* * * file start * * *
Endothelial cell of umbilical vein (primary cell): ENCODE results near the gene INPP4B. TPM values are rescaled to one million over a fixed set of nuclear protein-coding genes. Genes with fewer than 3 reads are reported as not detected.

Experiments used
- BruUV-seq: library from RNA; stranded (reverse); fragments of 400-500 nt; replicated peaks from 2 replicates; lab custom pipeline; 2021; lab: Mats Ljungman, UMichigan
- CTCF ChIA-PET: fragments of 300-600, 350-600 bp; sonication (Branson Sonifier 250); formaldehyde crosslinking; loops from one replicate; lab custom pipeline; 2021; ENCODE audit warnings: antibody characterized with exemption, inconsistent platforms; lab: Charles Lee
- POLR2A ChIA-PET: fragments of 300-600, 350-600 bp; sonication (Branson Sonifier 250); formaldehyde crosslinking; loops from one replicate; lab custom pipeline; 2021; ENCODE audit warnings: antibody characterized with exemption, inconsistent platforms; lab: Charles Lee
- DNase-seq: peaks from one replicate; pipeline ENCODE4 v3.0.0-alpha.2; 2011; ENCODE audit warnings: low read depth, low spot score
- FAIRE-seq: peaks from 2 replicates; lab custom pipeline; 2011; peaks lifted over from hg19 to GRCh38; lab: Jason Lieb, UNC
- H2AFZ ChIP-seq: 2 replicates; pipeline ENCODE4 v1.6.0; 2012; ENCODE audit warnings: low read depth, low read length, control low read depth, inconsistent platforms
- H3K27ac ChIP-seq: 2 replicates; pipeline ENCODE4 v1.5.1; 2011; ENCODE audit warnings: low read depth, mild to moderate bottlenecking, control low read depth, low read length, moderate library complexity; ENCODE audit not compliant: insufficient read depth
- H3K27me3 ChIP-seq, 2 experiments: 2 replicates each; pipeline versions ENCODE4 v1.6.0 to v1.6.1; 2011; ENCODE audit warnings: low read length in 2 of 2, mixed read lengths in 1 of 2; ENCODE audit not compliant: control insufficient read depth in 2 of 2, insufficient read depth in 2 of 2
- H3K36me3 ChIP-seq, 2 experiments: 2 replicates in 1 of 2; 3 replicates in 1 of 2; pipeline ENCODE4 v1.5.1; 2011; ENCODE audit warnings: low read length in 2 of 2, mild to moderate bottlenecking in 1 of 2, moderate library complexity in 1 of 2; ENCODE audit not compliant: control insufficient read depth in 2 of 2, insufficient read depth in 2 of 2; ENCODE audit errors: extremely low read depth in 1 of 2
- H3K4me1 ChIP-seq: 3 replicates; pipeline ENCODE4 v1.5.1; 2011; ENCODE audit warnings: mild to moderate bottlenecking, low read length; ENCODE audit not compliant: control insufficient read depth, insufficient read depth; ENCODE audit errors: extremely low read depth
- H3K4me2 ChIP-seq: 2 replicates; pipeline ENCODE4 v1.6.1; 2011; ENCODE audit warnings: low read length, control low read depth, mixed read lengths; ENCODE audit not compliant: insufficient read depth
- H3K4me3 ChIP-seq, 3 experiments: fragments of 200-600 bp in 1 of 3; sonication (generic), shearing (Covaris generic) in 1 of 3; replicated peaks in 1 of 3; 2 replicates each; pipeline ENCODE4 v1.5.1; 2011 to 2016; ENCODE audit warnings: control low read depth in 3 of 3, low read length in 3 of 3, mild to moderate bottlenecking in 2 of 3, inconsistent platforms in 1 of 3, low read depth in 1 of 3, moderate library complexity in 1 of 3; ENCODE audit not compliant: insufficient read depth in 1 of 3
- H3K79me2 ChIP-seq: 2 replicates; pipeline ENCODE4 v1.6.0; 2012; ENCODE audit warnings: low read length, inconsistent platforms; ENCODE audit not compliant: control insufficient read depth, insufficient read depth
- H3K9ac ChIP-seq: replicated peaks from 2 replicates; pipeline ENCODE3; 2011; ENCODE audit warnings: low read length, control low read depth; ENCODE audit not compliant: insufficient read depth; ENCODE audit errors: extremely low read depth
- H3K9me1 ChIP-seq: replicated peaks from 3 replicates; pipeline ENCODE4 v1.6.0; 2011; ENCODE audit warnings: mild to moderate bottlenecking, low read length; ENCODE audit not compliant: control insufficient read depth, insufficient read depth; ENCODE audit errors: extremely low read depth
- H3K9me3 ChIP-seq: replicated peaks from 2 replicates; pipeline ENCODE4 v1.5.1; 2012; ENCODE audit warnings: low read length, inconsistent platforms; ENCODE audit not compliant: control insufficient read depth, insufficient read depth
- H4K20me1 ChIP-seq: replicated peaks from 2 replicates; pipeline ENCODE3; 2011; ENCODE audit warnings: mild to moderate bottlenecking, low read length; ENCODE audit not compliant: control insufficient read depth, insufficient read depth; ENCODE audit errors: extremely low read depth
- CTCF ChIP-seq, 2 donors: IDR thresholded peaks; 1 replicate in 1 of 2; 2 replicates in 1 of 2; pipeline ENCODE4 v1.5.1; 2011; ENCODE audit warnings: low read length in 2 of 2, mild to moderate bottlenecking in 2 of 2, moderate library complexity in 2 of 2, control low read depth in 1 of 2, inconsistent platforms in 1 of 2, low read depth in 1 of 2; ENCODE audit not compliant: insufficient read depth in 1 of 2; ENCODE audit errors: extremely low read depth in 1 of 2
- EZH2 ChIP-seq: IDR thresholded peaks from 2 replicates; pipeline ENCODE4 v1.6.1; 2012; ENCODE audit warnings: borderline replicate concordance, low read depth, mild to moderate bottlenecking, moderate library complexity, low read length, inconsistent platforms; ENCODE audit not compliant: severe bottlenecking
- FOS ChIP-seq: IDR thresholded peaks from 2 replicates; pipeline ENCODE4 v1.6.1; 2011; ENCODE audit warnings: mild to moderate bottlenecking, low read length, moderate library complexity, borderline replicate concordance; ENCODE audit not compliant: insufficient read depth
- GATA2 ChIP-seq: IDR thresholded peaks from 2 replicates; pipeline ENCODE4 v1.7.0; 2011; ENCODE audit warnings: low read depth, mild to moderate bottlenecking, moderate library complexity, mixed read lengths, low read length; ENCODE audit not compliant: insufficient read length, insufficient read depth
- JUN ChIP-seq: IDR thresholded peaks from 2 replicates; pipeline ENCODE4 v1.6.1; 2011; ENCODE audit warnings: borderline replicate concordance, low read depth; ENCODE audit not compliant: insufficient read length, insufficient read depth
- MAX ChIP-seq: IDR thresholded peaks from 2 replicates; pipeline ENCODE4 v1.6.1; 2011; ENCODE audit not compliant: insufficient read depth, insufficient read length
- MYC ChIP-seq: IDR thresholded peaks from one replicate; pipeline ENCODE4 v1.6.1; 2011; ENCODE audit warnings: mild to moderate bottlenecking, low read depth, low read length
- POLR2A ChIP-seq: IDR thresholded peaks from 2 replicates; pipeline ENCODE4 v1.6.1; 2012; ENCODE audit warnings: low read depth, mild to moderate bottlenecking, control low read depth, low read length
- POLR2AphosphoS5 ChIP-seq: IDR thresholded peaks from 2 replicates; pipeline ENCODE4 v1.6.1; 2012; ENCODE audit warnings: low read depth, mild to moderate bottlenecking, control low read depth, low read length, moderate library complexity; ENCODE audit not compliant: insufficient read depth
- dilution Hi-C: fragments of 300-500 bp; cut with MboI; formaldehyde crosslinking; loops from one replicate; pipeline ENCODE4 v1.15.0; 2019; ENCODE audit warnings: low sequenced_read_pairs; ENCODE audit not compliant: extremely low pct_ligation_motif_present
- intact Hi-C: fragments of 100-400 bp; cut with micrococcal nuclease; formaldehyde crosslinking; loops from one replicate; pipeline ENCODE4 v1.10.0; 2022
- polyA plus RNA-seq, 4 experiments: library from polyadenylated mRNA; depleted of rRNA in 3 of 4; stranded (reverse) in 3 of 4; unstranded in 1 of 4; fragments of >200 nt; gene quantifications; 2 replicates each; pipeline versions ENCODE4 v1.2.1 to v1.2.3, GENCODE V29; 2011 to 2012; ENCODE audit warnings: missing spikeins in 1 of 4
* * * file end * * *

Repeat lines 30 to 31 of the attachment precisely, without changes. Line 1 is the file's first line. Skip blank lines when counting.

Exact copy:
- intact Hi-C: fragments of 100-400 bp; cut with micrococcal nuclease; formaldehyde crosslinking; loops from one replicate; pipeline ENCODE4 v1.10.0; 2022
- polyA plus RNA-seq, 4 experiments: library from polyadenylated mRNA; depleted of rRNA in 3 of 4; stranded (reverse) in 3 of 4; unstranded in 1 of 4; fragments of >200 nt; gene quantifications; 2 replicates each; pipeline versions ENCODE4 v1.2.1 to v1.2.3, GENCODE V29; 2011 to 2012; ENCODE audit warnings: missing spikeins in 1 of 4